Frederic Whinchcombe (Dick) Powell

Frederic Whinchcombe Powell Born: 12 November 1915, Barrackpore, West Bengal, India
Parents: Frederick Randolph Powell and Frances Mary Josephine Powell (nee Russsell)
Married: Phyllis Alma Hancock, 3 June 1943, Port Elizabeth, Cape Province, South Africa
Children: Elizabeth Anne Powell (now Mitchell), 25 September 1944, Port Elizabeth, South Africa
                  Frederic John Winchcombe Powell, 19 March 1946, Pietermaritzburg, South Africa
                  Jennifer Margaret Powell (now Kennedy), 13 January 1948, Pietermaritzburg, South Africa
                  Marilyn Louise Powell (now Hillyard), 6 May 1950, Pietermaritzburg, South Africa
Died: 11 October 1974, Pietermaritzburg, Natal, South Africa
Buried: Mountain Rise Cemetery, Pietermaritzburg, Natal, South Africa

F. Whinchcombe Powell (1915-1974) was born in Barrackpore, India, of British parentage, and was educated at Eastbourne College in England. He was commissioned in the Royal Air Force before WWII, and after the Battle of Britain he was seconded to the South African Air Force. In South Africa he met and married Alma Hancock, who served as an NCO in the SA Air Force (SAWAAF). After the war, he returned to the UK to be demobilised and was given a ticket to travel to Canada. Fortunately for his family, he returned to South Africa to his wife and elder daughter, and his son who had been born while he was away. A short period working for an engineering company on the Witwatersrand was followed by a move to Pietermaritzburg, where he worked in the aluminium industry until he retired.

When he married his wife, he found himself to be suddenly part of an immensely large and close family, which was scattered throughout Southern Africa and beyond. The Hancock family was descended from British Settlers who had arrived in the Cape Colony in 1820, and their history intrigued F.W. Powell. In order to preserve the story of this Settler family, he embarked upon a long and fascinating journey of research and discovery, which culminated in the writing of his book, Hancock's Drift. Hancock's Drift was originally published in 1958 and mainly distributed among Hancock descendants. Subsequent editions were updated and published at regular intervals by the author, until his death in 1974. His work has been acknowledged by many historians to be an important addition to Africana.

Hancock's Drift

"After the Napoleonic Wars, conditions in England, Scotland, Wales, and Ireland were almost unbearable for millions of citizens. Work was scarce, crime was rife, cities were polluted, and infant mortality rates were high. In 1820, about 3000 men, women, and children left the British Isles and sailed to the Cape Colony at the southern tip of Africa. These 1820 British Settlers set out with high hopes of creating a better life for themselves and their children. What lay ahead of them was beyond their wildest imaginings, and only their strong faith in their God and themselves, their hard work, fighting spirit and ingenuity, would ensure their survival. Many fell along the way, defeated by extremes of weather and climate, harsh treatment from their remote government and attacks by warring tribes. Those who won through, adapted and survived, were those who saw the promise of this new land fulfilled, and their faith vindicated. This is the story of one of those families, of James and Ann Hancock and their children, of their trials, hopes, sorrows and joy. Hancock's Drift is an historical novel, based on information researched and gathered from many books and documents, some unseen before, as well as interviews with descendants of the Hancock and Hulley familes, some of whom were separated by just one generation from the original Settlers."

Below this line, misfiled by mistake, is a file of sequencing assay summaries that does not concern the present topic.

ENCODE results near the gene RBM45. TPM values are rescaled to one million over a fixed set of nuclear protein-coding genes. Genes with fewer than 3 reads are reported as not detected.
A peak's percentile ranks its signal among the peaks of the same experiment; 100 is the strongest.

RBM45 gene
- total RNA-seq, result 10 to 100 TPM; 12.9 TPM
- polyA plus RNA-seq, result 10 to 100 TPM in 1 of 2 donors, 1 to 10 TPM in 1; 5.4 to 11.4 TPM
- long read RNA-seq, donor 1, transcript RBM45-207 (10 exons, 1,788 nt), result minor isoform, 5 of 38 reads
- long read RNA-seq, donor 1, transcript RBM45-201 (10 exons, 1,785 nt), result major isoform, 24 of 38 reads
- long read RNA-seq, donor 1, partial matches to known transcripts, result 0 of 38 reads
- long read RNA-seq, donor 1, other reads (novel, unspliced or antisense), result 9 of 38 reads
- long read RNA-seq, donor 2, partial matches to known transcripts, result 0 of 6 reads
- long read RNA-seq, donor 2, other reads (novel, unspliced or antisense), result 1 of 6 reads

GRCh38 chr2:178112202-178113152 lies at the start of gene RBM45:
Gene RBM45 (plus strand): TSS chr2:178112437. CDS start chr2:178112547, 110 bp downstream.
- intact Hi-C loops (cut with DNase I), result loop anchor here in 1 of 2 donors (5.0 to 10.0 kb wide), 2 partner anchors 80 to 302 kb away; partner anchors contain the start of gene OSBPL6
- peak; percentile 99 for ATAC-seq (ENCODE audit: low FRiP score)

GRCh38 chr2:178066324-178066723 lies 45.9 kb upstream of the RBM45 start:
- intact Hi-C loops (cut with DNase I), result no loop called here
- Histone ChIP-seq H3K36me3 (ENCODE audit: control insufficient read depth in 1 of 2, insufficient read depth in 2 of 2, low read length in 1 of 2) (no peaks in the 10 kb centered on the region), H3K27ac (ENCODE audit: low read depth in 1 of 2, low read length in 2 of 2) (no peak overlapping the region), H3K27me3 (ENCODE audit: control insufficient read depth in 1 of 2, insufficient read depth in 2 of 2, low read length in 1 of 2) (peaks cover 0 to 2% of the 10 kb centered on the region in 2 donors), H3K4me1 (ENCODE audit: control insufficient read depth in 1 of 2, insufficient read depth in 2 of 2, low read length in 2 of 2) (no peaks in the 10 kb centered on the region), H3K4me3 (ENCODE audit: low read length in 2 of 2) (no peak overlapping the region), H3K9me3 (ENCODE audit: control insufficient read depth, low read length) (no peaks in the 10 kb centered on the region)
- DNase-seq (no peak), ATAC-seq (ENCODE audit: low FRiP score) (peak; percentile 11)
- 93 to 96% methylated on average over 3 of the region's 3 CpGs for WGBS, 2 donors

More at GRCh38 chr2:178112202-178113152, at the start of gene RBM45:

Proceeds from the sale of this book go to a charity run by members of the Church of Saint Thomas in Calcutta, India, which is the church in which the author's parents were married. (Incidentally, it's also the church where Mother Theresa's body lay in state before her funeral.) The money helps abandoned street children and old people, and provides food, clothing, medical treatment, and educational assistance to the desperately needy.

The unusual spelling of Whinchcombe (instead of the more common Winchcombe) resulted from the mis-spelling in the register by the priest when the baptismal certificate was issued. (At that time, in India, birth certificates weren't issued to Europeans.)
Copyright © 2011-2021, Rodney Jones,, Johannesburg, South Africa (Last updated on 20 February 2021)